Vignette 12: Within the cauldron of Vietnam, the birth of a dragon. In the art of war, commanders intuitively understand the need to protect their strategic plans. Indeed, Sun Tzu neatly summarized this important facet of warfare in approximately 500 BC with the quote: "Let your plans be dark and as impenetrable as night."[10] While secrecy of classified information has been an established military requirement for an eon, lesser understood is the associated need to protect unclassified operational data that can, when combined with other information, reveal a combatant commander’s intent, sometimes with debilitating results. This lesson was firmly learned by USAF during the Vietnam War, through a top secret investigative operation known as PURPLE DRAGON. It was through this covert yet holistic study that the understanding, structure, and term operations security (OPSEC) was born.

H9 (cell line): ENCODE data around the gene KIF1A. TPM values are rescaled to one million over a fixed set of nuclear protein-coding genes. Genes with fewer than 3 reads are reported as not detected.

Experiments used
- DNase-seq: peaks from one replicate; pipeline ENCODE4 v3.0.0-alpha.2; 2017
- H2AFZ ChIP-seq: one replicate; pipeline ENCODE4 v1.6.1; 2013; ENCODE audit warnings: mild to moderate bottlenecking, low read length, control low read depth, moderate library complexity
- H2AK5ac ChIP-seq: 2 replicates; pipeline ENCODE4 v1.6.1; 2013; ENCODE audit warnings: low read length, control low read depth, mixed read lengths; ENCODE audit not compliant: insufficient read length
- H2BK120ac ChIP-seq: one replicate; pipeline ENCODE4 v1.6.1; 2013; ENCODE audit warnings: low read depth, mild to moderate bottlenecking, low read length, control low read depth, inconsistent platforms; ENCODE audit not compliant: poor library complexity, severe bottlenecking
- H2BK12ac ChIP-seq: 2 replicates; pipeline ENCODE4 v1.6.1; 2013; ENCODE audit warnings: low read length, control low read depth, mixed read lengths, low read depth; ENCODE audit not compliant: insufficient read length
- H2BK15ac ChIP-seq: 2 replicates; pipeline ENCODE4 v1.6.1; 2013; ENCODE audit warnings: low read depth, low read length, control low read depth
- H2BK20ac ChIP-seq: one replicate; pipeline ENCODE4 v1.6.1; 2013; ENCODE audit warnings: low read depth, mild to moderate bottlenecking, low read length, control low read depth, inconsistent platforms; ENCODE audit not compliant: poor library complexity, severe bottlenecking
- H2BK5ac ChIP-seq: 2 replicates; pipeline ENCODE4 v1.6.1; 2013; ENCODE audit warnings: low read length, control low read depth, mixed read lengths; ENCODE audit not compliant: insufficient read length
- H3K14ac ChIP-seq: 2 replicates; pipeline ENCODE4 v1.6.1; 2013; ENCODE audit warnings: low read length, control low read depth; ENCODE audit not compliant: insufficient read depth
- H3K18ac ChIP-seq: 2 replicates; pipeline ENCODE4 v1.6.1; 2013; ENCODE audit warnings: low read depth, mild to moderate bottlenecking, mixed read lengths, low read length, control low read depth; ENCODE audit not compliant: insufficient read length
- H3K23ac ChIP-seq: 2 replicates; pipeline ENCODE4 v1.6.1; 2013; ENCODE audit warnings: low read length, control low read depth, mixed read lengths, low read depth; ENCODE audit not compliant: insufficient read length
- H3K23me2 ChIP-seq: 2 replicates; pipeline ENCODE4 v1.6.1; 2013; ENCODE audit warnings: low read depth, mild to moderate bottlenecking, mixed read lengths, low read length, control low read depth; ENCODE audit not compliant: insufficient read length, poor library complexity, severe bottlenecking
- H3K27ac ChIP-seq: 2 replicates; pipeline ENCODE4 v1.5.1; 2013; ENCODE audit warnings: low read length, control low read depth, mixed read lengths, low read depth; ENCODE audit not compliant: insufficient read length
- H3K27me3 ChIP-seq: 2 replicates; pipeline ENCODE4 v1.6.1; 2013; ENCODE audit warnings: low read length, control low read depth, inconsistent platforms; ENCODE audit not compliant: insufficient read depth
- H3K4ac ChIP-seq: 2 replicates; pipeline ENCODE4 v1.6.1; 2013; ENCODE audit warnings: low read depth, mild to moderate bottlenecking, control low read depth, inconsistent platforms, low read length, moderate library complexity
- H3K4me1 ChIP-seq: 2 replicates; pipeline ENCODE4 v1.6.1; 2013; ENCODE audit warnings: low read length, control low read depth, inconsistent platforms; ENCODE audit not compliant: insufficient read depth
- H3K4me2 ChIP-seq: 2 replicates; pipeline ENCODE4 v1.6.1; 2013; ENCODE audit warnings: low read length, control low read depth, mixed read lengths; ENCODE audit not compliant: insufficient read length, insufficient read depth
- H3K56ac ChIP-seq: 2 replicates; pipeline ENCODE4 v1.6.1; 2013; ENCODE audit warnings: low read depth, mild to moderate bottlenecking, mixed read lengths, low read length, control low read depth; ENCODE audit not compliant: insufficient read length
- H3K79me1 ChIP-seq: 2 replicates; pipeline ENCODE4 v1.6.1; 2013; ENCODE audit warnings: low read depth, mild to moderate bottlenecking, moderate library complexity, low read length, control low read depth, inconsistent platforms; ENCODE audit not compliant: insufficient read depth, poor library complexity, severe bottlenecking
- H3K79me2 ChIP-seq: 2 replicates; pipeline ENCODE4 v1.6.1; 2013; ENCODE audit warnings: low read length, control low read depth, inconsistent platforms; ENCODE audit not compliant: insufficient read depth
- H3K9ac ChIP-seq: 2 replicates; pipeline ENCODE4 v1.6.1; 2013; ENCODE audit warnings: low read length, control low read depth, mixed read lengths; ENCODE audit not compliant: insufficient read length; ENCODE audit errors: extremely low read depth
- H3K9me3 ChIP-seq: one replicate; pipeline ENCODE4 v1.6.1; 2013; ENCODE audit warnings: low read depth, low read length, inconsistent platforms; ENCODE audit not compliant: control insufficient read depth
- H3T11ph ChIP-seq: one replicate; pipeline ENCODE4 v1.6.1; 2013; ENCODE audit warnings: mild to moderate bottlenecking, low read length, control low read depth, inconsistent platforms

After the Viet Cong (VC) attacked the US air base at Pleiku on 7 February 1965, destroying or damaging 25 aircraft, United States Air Force (USAF) embarked on a dramatic response designed to "bomb them back to the Stone Age."[11] Within a week, the first wave of Operation ROLLING THUNDER, consisting of 160 US and allied aircraft, began a relentless bombing campaign. By June 1965, these already impressive Air Force efforts were joined by the carpet-bombing power of B-52s flying from Guam and other distant aerodromes under the operational codename Arc Light. However, by December 1966, initial optimism for this mammoth USAF effort turned to concern when BDA and interrogations of captives revealed minimal destruction of adversary capacity and continuing high morale of adversary troops. Something was wrong, something was broken, something had to be done; that something was Operation PURPLE DRAGON.